Some people are owed serious cash. Last year, a Connecticut resident claimed $32.8 million, proceeds from the sale of nearly 1.3 million shares of stock. The recipient of the funds requested to remain anonymous and no further details were provided.
More than $300 million in pension benefits is currently owed to some 38,000 people; according to the Pension Benefit Guaranty Corp. The unclaimed benefits currently range from 12 cents to a whopping $704,621, with an average benefit of $9,100. Benefits may go unclaimed because an employee is unaware they have accrued retirement benefits at a previous employer, the agency said.
However, the majority of the forgotten funds — roughly $41.7 billion — are held by the states, according to the National Association of Unclaimed Property Administrators.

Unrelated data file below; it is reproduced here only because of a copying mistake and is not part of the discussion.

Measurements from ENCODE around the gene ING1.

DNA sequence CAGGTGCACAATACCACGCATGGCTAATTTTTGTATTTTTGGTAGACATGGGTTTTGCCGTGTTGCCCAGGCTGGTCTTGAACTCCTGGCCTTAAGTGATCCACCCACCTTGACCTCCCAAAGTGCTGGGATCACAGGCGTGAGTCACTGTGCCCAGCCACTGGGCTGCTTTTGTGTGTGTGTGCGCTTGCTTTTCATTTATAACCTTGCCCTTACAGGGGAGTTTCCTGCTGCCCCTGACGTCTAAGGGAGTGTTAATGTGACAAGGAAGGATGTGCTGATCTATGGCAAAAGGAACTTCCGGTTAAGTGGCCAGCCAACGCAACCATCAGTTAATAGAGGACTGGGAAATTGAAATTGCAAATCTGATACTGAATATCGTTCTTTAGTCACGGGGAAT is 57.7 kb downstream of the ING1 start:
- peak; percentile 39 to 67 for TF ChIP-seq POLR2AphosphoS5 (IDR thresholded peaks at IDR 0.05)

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Under varying state laws, financial institutions and other companies require to turn over any funds considered “abandoned,” Including uncashed paychecks; forgotten bank account balances, unclaimed refunds, insurance payouts and contents of safe deposit boxes. They have found some pretty unusual items like diamonds, bottles of liquor and sardines. Property is usually considered abandoned after the holder of the account or property has had no activity or contact; with the owner for several years.
The states then try to find the owner through websites, newspaper ads and booths at events like state fairs. But every year, the vast majority of unclaimed funds remain in state coffers. Where the cash can be use to fund government operations. Although the states are careful to note that the owner’s claim to the property will always remain valid.